Tyrel movie tries but fails to be ‘Get Out’

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JASON MITCHELL AS Tyler and Christopher Abbott as Johnny have a few words during a scene from the movie “Tyrel.”

By Elaine Hegwood Bowen, M.S.J.

I love Jason Mitchell and was excited to screen this film but just slightly disappointed. The materials peg it with tag lines: “When You’re The Only One” and “This Year’s Answer to Get Out,” but there wasn’t any ominous undercurrent riding in this film—just what I call white boys partying and telling off-handed jokes. But there is a Donald Trump piñata—without any goodies. And there is a white dog, whose owner seems to trail it around on a leash that appeared to be tied in a noose at the end.

“Tyrel” follows Tyler, played by Mitchell, who joins his friend on a trip to the Catskills for a weekend birthday party with several people he doesn’t know. As soon as they get there, it’s clear that (1) he’s the only Black guy, and (2) it’s going to be a weekend of heavy drinking. Although Tyler is welcomed, he can’t help but feel uneasy in “whitesville.” The combination of all the testosterone and alcohol starts to get out of hand, and Tyler’s precarious situation starts to feel like a nightmare. I didn’t actually see a nightmare but the “whitesville” characterization is accurate. Tyler is the only Black guy there, and some of the others in the lot definitely have their racial preferences. Although Johnny and Tyler are friends, sometimes I think he is trying to get Tyler drunk on one strong drink or another—whether it be a hot toddy or Irish coffee. This group always drinks, and Tyler seems alert enough to know that he should feel uncomfortable. This reference, in my opinion, points to scenes of drinking tea in “Get Out.”

TYLER IS CAUGHT up in a sea of white men, as he accompanies his buddy to a birthday party out in the woods. Tyler, played by Jason Mitchell, finds that he is the only Black in this ever increasing crowd of white men. Photos courtesy of Magnolia Pictures.

Press materials state that “while feelings of unease grow with every drink poured, the precarious situation forces him [Tyler] to re-examine how he fits in, both on the weekend getaway and within society. His dread quickly turns to palpable waves of paranoia as he begins to question those around him, the cornerstones of masculinity, and his role as the only Black man.”

The guys are also always playing games. Whether they be outside or a drinking game inside where one takes a shot, bangs on the table and slaps the other guy across the face. One in particular is where they recite a sentence using different dialects. And not surprisingly, Tyler is charged with using the accent of an old, Black lady from New Orleans. There is talk of black holes and then Michael Cera who plays Alan shows up with his privileged self in a black wetsuit, telling Tyler that now he isn’t the only Black guy there. Cera is good in his role and delivers sharp, cocky dialogue. I love Cera, but I always connect him to the film “Juno.”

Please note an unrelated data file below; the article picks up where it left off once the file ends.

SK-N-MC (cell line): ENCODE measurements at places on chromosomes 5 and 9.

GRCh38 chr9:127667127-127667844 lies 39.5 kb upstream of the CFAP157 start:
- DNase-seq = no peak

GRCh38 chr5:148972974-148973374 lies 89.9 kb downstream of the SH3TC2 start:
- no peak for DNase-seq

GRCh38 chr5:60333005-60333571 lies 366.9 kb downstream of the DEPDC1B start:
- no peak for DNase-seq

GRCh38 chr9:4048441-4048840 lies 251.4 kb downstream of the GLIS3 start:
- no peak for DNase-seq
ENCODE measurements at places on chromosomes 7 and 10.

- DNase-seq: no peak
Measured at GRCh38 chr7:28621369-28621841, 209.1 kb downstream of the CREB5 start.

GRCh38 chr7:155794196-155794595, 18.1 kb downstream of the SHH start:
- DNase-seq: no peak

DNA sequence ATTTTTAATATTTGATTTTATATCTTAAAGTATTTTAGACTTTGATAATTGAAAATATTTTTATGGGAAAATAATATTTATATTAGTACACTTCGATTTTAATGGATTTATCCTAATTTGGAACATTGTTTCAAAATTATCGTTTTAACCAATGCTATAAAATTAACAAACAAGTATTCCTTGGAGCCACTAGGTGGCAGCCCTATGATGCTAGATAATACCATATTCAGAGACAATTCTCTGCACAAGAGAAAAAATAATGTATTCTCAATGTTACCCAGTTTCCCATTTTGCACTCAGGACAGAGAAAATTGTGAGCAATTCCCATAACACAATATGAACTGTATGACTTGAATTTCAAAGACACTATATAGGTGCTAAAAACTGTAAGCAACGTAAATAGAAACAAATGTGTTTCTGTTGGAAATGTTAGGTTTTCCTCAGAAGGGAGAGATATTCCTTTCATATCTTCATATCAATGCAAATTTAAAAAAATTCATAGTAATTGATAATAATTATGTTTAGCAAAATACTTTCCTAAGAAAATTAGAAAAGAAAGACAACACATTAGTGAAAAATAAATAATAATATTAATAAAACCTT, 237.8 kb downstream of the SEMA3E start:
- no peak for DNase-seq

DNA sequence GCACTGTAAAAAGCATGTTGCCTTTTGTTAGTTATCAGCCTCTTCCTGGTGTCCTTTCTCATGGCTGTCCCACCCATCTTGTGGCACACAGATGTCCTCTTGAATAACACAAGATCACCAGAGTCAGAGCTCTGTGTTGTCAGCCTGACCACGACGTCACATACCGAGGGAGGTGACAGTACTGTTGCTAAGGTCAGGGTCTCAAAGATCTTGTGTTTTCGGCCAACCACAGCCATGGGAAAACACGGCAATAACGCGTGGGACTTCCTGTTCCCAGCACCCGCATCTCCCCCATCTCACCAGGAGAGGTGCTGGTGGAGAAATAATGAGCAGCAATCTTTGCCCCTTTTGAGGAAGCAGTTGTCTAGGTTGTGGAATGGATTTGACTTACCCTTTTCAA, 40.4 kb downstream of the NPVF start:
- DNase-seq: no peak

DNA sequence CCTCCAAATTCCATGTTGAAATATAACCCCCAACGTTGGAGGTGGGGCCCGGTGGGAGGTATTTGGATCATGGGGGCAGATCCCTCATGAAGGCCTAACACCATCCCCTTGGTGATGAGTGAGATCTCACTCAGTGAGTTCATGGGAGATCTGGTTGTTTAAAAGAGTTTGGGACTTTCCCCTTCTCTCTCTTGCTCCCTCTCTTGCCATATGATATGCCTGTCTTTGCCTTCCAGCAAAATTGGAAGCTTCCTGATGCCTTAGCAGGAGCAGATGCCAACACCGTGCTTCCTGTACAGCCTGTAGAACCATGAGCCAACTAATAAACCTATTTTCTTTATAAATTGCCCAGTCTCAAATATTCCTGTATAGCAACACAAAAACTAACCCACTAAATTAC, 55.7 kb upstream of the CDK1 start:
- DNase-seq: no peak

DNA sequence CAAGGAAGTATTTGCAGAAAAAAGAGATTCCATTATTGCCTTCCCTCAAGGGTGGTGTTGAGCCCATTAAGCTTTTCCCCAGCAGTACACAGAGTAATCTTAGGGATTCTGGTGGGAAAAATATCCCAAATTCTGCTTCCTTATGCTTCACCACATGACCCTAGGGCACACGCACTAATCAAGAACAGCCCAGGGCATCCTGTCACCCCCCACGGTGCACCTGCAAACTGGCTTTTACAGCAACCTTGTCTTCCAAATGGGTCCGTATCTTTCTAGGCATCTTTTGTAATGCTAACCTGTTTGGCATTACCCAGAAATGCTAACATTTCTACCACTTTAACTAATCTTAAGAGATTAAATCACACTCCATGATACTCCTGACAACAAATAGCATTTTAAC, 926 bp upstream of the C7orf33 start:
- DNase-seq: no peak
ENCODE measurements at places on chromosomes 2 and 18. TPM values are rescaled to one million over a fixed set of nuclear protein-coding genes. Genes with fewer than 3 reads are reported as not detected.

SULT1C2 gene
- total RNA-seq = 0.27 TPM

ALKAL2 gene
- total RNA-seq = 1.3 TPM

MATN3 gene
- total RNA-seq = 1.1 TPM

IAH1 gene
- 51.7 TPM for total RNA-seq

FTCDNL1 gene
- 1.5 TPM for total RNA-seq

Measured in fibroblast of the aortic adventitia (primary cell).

“Tyrel” isn’t an “ on the edge of your seat” thriller, but it does provide social commentary on the difference between how white guys have fun in the woods and how the lone Black guy in the crowd tries to keep up with the drinking and foolishness, against his better judgment.

Others in the film are Christopher Abbott as Johnny and Caleb Landry Jones as Pete. This is another film under Mitchell’s belt. Other appearances include “Straight Outta Compton,” “SuperFly,” “Mudbound,” “Kong: Skull Island” and Showtime’s “The Chi,” among others.

“Tyrel” is available on Blu-ray, DVD and Digital. For more information, visit https://www.tyrelmovie.com/.

Elaine Hegwood Bowen, M.S.J., is the Entertainment Editor for the Chicago Crusader newspaper. She is also the author of “Old School Adventures from Englewood–South Side of Chicago.” For book info, editor91210@yahoo.com

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1 COMMENT

  1. I’ve just finished the film and I think the problem is everyone’s expectation of the film to have the same impact as “Get Out”. I think Silva tried to show more than tell. My theory is the expectations of something terrible happening to Tyler is exactly how the director wanted you to feel. We feel Tyler’s anxiety even though nothing bad happens. The horror in this movie is all happening in Tyler’s head. Throughout all the microaggressions we see that the group of white buddies don’t mean any harm. They all try their best to make Tyler feel comfortable. But the experience of a black man…with a group of white strangers(1 friend)…in the woods…with liquor involved is a scary situation. Tyler is constantly trying to act as if he is at ease and everything is fine but we know he isn’t. The other guys don’t. The real issue is presenting yourself as a fun and friendly person and stifle your blackness(not wearing the du rag) and dispel any stereotypes while trying to stifle your paranoia and STILL keep your guard up. Don’t be the angry black man. Once they start burning the religious painting, his anxiety gets the best of him and he figures this can only escalate so he packs and he tries to leave. The only other black man in the film doesn’t trust him, and the moment he cries to his friend that he pretended to sleep is the only time during the movie that he was not putting on an act.

    Maybe I’m projecting but it’s all easier to understand if you’ve been through this experience.

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